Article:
Hamlin and Town Team Up To Explore Bias

On May 15, Wanda M. Holland Greene (Head of The Hamlin School) and Lorri Hamilton Durbin (Head of Town School), partnered with filmmaker Robin Hauser for a special screening and discussion of the film bias.

bias challenges us to confront our hidden biases and understand what we risk when we follow our gut. Through exposing her own biases, award-winning documentary filmmaker Robin Hauser (CODE: Debugging the Gender Gap, Running for Jim) highlights the nature of implicit bias, the grip it holds on our social and professional lives, and what it will take to induce change.

The toxic effects of bias make headlines every day: sexual harassment, racial profiling, the pay gap. As humans, we are biased. Yet few of us are willing to admit it. We confidently make snap judgments, but we are shockingly unaware of the impact our assumptions have on those around us. The documentary feature bias follows filmmaker Robin Hauser on a journey to uncover her hidden biases and explore how unconscious bias defines relationships, workplaces, our justice system, and technology. bias contemplates the most pressing question: can we de-bias our brains?

After the screening Ms. Hauser and Linda Tong (a VP with AppDynamics) answered questions from the audience about the film and artificial intelligence.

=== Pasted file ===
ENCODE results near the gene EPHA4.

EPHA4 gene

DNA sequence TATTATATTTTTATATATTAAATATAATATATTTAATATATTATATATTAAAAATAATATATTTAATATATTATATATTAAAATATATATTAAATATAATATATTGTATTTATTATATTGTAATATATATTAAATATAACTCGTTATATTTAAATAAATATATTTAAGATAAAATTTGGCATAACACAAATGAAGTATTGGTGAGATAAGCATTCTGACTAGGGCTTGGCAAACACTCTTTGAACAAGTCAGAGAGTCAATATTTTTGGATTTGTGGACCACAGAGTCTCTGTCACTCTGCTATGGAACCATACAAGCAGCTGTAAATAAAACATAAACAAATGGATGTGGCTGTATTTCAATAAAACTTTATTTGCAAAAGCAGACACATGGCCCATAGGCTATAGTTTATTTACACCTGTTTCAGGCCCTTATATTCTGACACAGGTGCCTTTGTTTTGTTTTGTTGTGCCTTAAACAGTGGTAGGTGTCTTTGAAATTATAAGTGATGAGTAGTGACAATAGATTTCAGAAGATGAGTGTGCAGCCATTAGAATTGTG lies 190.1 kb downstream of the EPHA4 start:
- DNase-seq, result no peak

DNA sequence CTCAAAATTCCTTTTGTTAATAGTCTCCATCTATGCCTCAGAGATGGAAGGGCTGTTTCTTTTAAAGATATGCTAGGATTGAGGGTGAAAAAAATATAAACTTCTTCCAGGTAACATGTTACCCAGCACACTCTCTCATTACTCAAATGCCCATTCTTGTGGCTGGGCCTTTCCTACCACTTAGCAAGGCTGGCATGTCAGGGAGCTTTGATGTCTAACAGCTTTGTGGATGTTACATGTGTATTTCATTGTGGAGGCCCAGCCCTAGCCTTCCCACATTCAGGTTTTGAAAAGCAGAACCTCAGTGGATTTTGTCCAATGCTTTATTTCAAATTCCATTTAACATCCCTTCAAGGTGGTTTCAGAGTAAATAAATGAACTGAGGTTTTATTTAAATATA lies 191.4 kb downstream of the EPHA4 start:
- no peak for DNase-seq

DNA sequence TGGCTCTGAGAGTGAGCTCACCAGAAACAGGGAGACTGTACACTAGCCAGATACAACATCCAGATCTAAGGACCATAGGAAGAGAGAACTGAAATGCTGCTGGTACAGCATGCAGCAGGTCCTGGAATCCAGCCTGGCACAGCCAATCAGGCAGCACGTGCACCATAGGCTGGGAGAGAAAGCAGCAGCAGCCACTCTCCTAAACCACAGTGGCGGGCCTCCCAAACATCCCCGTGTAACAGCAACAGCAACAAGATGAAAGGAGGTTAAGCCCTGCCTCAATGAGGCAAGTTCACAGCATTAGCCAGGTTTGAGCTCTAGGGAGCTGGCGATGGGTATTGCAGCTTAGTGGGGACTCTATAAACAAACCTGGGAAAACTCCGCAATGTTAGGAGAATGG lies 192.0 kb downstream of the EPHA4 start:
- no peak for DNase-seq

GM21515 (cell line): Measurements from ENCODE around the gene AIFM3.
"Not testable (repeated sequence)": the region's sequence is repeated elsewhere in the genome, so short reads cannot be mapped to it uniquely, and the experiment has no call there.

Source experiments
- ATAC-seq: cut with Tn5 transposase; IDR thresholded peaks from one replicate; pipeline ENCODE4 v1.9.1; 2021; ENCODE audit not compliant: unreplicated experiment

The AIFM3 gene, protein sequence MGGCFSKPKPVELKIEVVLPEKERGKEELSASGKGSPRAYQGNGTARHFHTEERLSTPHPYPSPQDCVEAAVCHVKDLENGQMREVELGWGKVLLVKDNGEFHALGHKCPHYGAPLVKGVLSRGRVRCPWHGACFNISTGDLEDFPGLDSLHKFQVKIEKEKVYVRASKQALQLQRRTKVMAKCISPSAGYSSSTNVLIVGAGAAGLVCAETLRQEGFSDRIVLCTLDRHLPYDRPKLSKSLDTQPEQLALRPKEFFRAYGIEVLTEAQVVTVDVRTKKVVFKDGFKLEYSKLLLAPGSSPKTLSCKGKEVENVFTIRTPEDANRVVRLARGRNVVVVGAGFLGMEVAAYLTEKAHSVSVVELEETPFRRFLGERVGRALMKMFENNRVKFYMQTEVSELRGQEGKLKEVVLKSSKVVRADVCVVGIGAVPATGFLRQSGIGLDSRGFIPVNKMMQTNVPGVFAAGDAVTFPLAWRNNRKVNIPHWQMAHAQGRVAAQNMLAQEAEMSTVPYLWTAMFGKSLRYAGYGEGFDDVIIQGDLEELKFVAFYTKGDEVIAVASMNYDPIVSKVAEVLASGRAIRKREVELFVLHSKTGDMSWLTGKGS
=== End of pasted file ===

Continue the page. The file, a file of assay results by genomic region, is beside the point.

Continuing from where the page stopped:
Some of the topics covered in the film and discussion were:

-How we often make automatic associations connecting men to careers and women to raising a family

-How the platform NextDoor had to address concerns about users posting racially biased content

-How it is very difficult to de-bias the mind

-How female representation in orchestras significantly increased when blind auditions were introduced

-Because of bias, men are more likely to be perceived as both likable and competent, whereas with women it is either one or the other

-Virtual reality can now create simulations where people can embody a different race from their own as a way to explore life from another person’s perspective

-Artificial intelligence has been used to determine sentencing for criminals and to screen job applicants

-When artificial intelligence is fed biased information, it forms data patterns that perpetuate bias

-There is currently no government oversight over who inputs data into artificial intelligence

-To overcome bias we need to slow down snap judgments and surround ourselves with a diverse group of people

To learn more about the film, please visit: https://www.biasfilm.com/

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